“Miners expressed increasing concern over Mexico’s infrastructure (+26 points), uncertainty regarding protected areas (+26 points), and regulatory duplication (+15 points),” the report said.

A respondent to the survey, an exploration company VP was quoted as saying that “recent amendments (in 2023) to the mining activity have emerged as a significant impediment to exploration efforts.” 

The VP of a producer company with more than US$50mn said, “the nationalization of lithium forces partnership with the government and lack of transparency.” 

For the first time, on policy alone, Colombia is among the five least attractive jurisdictions. “Colombia experienced one of the highest score drops on the policy index (-15.72 points) and this year ranks 83rd (out of 86) on the Policy Perception Index (PPI),” the Fraser Institute said.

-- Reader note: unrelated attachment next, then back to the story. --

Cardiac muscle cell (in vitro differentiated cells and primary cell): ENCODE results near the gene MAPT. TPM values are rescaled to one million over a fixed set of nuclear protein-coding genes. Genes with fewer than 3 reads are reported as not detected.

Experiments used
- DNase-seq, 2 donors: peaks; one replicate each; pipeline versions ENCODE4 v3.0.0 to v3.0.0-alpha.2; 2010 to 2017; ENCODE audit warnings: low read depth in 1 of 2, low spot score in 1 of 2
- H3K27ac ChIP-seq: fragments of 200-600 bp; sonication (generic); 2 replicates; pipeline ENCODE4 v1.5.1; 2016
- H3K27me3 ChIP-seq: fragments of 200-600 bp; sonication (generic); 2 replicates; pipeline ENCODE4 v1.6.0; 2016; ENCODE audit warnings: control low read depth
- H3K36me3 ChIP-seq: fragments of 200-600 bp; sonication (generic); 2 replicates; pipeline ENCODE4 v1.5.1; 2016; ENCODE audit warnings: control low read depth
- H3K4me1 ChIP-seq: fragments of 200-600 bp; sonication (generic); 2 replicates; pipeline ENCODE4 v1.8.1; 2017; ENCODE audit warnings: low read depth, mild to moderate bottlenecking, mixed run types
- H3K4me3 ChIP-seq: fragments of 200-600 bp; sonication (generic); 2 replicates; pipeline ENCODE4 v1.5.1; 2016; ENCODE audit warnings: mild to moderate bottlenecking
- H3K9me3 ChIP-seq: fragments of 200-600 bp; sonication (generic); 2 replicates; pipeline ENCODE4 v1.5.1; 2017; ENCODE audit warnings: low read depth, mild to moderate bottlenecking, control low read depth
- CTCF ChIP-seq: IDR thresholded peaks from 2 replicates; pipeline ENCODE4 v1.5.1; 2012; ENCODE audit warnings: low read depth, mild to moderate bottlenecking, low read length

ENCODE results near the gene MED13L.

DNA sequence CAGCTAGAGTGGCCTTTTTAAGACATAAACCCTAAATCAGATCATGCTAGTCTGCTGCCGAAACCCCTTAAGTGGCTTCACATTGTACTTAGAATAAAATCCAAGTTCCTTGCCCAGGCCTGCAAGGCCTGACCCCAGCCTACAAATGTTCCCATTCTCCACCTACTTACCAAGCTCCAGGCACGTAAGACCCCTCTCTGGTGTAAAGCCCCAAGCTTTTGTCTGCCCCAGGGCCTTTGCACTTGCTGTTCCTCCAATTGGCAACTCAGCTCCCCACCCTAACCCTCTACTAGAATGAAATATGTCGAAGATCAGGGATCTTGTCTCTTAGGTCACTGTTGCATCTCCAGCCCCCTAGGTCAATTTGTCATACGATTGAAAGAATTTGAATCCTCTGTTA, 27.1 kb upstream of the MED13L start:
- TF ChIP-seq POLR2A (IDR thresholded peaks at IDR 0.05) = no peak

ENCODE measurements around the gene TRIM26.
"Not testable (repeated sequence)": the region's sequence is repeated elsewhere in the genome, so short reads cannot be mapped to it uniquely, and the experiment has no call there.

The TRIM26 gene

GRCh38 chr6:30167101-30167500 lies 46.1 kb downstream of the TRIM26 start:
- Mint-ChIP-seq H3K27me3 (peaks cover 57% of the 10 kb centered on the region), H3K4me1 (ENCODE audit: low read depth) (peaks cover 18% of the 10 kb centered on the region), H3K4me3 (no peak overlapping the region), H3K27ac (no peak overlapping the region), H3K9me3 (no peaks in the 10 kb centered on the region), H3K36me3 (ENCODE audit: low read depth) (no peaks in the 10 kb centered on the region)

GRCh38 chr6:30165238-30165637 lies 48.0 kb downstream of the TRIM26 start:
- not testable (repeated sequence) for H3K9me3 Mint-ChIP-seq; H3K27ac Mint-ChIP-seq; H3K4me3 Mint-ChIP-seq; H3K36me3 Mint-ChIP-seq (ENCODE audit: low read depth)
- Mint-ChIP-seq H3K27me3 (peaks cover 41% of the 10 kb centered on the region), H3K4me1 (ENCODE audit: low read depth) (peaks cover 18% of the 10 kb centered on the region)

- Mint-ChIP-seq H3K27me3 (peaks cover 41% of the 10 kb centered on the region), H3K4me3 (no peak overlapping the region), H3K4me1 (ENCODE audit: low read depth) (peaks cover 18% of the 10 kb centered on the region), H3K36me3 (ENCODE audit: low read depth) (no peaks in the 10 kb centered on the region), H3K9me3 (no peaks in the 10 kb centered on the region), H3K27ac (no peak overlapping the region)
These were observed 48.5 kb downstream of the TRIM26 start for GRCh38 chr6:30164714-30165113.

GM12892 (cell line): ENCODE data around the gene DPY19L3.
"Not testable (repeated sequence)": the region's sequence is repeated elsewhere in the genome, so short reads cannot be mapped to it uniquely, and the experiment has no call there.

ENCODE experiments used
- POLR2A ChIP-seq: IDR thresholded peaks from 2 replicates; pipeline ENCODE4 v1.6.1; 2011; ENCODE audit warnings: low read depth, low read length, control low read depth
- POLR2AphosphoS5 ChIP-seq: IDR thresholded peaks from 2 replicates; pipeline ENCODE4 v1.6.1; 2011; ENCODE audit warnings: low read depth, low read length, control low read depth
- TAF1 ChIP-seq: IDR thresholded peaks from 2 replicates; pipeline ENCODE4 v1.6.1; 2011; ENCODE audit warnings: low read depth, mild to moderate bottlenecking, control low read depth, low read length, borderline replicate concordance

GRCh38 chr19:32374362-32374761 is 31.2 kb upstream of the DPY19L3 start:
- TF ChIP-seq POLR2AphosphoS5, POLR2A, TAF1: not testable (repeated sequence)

“All of the respondents for Colombia were concerned about the country’s political stability, 95% of the respondents were concerned about Colombia’s legal system, and 89% were worried about the country’s security.”

Respondents also expressed increased concern about the quality of its geological database (+31 points), labor regulations (+28 points) and its taxation regime (+26 points), according to the survey.

The survey was conducted from August 16, 2023, to January 9, 2024. The Fraser Institute received a total of 293 responses from individuals, of whom 207 completed the full survey and 86 completed part of it.  

Over half of the respondents (59%) are company president or VP, and 23% managers or senior managers. The companies that participated in the survey reported exploration spending of US$4.1bn in 2023.

Good news